Get to Know the Delaware Public Benefit Corporation

Authors: StartupPercolator

Delaware just made it easier for businesses to do well and do good.

new Delaware law, signed on July 17 by Gov. Jack Markell, allows companies to be formed as public benefit corporations (PBCs), which balance stockholders’ returns, the impact on other people affected by a company’s business activities, and the creation of an overall public benefit. Starting on August 1, Delaware companies will be able to form or reincorporate as PBCs, or merge with PBCs.
This is a symbolic moment for benefit corporations in the United States, as Delaware is home to more than 50% of the country’s publicly traded companies and 61% of the Fortune 500 companies. It is also the 19th state to pass benefit corporation legislation.
To qualify as a Delaware PBC, companies will need to (a) state in their charters the public benefit they seek to promote, (b) receive a vote by 90% of their stockholders to approve forming as a PBC (or switching from a traditional corporation), and (c) send a statement to their stockholders every two years assessing their social and environmental benefits. A Delaware PBC includes some of the obligations of a California Benefit Corporation and much of the permissiveness of a Washington State Social Purpose Corporation. See below to compare these three corporate forms.

Pros and Cons of Incorporating as a Delaware PBC

Entrepreneurs can now take advantage of Delaware’s corporate laws and enjoy legal flexibility, predictability and insulation for their corporate decisions.

  • Per the PBC law, directors do not violate their fiduciary duties for decisions based on enumerated public benefits so long as their decisions are informed and made with ordinary sound judgment.
  • Investors may favor PBCs over other hybrid entities because of a historical preference and familiarity with Delaware corporate law.
  • To echo a comment we received from Jay Coen Gilbert, a co-founder of B Lab, with regard to our previous blog post, PBCs may allow companies to build a sense of trust and accountability with the general public, which traditional corporations often struggle to develop.

Choosing to incorporate as one of the hybrid entities, such as a PBC, will create uncertainty.

  • Founders may be exposing themselves to new liability if stockholders believe the company is not achieving the claimed benefits or is not being managed to adequately balance its varied goals.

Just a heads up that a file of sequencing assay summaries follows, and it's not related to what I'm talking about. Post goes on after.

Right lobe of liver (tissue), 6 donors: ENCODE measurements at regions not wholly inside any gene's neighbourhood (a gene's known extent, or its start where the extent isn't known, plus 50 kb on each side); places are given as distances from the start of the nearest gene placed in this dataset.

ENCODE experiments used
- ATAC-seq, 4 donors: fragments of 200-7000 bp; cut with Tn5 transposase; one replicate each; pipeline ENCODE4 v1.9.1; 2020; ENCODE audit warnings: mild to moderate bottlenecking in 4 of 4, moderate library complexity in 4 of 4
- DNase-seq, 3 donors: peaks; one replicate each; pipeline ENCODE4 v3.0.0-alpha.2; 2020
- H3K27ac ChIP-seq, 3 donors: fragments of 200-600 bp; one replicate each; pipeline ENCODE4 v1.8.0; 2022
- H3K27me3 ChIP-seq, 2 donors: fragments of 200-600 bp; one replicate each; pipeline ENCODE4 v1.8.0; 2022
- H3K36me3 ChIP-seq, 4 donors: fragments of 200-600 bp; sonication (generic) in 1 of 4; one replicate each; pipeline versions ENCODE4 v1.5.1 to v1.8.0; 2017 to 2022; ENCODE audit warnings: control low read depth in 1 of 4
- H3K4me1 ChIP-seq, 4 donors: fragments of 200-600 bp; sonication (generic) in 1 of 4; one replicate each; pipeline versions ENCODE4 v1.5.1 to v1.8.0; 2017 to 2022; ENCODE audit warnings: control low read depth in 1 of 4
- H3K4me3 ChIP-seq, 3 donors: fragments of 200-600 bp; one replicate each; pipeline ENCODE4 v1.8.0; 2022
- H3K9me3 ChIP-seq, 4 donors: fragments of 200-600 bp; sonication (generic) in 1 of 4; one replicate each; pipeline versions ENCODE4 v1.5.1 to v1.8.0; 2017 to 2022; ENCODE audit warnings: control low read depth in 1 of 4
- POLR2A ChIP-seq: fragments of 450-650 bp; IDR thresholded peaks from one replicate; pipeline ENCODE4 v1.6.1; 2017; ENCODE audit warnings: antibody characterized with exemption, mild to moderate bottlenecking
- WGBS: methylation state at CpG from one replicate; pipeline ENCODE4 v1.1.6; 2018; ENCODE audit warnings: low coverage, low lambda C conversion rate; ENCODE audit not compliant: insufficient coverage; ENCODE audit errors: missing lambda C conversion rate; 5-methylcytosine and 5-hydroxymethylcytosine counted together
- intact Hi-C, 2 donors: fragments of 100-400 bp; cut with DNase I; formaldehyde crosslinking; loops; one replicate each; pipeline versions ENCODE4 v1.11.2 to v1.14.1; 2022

• Many investors will continue to prefer traditional Delaware C Corps over hybrid entities, as investment firms seek to maximize returns to their own investors with relatively short-term horizons.

For social enterprises that primarily do business in other states, it may make sense to incorporate in the state where formed.

  • Delaware’s filing fees, franchise taxes and reporting requirements, along with the costs of qualifying to do business in other states, will make it more expensive to incorporate in Delaware rather than the state where the company is headquartered.
  • Familiarity with Delaware law may not stretch to PBCs because the new entity will spur a new series of case law specific to its revised fiduciary duties.

We also discussed pros and cons of choosing a hybrid corporate form in our previous blog post.

Public Benefit
Corporation (DE)
Corporation (CA)
Social Purpose
Corporation (WA)
Certified B
(by B Lab)
~0 (the law goes into effect
on August 1, 2013)
~70 companies since
1/2012 (as of 4/1/13)
~60 SPCs in WA a
s of 7/29/13
~725 companies
(~$4 billion/annual
revenue) [NTD:
Company must also be
managed for the benefit
of other persons,
communities, entities or
Company must endeavor
to create a “material
positive impact on society
and the environment.”
organized to
promote positive
(or minimize
negative) effects of
activities on
constituents, the
community or the
None. However, if
company must be
a Benefit
under state law in
state of
Charter must state that it
is a PBC. Status election
must be approved by SHs
(90% of SHs for existing
corporation; 2/3 of SHs to
terminate status).
Company must identify
the specific public benefit.
Articles must state that it
is a Benefit Corporation.
Status election must be
approved by SHs.
Company may identify a
specific public benefit.
Articles must state
that it is an SPC.
Status election
must be approved
by 2/3 of SHs.
Company must
designate a social
purpose (can be
specific or
process managed
by B Lab, a non-
based on self-
metrics; annual
fee ($500-25K).
MANAGEMENT Company must balance
stockholders’ pecuniary
interests, the impact on
others materially affected
by company, and the
public benefit identified in
the charter.
Directors must consider
the interests of:
stockholders, employees,
customers; the
community and society,
and the environment.
may consider
stated social
purpose in all
(SPCs may require
this consideration).
Company subject
to random audits
to assess the
accuracy of its
TRANSPARENCY Company must conduct
an evaluation at least
every two years (PBCs
may use own metrics or
require third-party audits).
Annual report may be
Company must conduct
an annual evaluation
(PBCs may use own
metrics or require third
party audits). Annual
report must be public.
Company must
conduct an annual
evaluation (SPCs
may use own
metrics or require
3rd party audits).
Annual report must
be public.
scores are made
public. Factors
are the
consumers, the
community and
the environment.
(Pending in 20 other
(SPC); California
(Flexible Purpose
Corporation –
similar to SPC
Anywhere (Etsy,
Method, Ben &
Jerry’s, Seventh

Thank you to Mikhail Brandon, a summer associate and USC law student, for his assistance with this blog post!

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